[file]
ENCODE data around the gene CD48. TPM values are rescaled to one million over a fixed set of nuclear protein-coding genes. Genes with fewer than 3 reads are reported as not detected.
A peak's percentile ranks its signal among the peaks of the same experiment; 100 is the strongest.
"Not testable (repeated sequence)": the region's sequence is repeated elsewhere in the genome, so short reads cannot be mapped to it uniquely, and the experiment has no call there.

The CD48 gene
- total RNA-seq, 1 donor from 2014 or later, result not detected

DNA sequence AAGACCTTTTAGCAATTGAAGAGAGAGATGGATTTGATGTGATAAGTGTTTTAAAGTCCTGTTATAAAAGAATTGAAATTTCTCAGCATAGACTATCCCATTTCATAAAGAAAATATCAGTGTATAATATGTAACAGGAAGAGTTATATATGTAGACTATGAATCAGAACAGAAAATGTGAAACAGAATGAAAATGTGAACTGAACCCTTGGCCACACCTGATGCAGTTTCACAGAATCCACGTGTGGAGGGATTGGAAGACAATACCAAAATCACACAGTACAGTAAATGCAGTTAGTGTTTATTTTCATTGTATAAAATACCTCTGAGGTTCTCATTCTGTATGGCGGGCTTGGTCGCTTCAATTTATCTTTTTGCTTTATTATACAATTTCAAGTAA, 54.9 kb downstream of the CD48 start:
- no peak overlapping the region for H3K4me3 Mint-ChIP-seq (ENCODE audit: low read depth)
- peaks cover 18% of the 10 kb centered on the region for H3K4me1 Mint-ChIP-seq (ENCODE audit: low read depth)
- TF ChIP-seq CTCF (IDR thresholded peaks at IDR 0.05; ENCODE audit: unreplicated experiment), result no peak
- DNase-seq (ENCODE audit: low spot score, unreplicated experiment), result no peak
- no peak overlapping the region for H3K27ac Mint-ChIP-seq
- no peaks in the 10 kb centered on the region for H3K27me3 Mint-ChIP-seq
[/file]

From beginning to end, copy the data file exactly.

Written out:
ENCODE data around the gene CD48. TPM values are rescaled to one million over a fixed set of nuclear protein-coding genes. Genes with fewer than 3 reads are reported as not detected.
A peak's percentile ranks its signal among the peaks of the same experiment; 100 is the strongest.
"Not testable (repeated sequence)": the region's sequence is repeated elsewhere in the genome, so short reads cannot be mapped to it uniquely, and the experiment has no call there.

The CD48 gene
- total RNA-seq, 1 donor from 2014 or later, result not detected

DNA sequence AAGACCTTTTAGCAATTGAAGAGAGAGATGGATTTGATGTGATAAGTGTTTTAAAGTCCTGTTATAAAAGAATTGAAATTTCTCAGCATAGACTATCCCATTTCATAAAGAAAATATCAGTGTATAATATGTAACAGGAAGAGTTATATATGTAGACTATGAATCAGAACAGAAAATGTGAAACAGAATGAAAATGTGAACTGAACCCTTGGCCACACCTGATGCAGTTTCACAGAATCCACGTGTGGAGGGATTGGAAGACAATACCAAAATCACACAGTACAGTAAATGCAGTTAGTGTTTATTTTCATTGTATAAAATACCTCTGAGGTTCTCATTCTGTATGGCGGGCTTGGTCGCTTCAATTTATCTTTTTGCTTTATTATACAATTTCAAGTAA, 54.9 kb downstream of the CD48 start:
- no peak overlapping the region for H3K4me3 Mint-ChIP-seq (ENCODE audit: low read depth)
- peaks cover 18% of the 10 kb centered on the region for H3K4me1 Mint-ChIP-seq (ENCODE audit: low read depth)
- TF ChIP-seq CTCF (IDR thresholded peaks at IDR 0.05; ENCODE audit: unreplicated experiment), result no peak
- DNase-seq (ENCODE audit: low spot score, unreplicated experiment), result no peak
- no peak overlapping the region for H3K27ac Mint-ChIP-seq
- no peaks in the 10 kb centered on the region for H3K27me3 Mint-ChIP-seq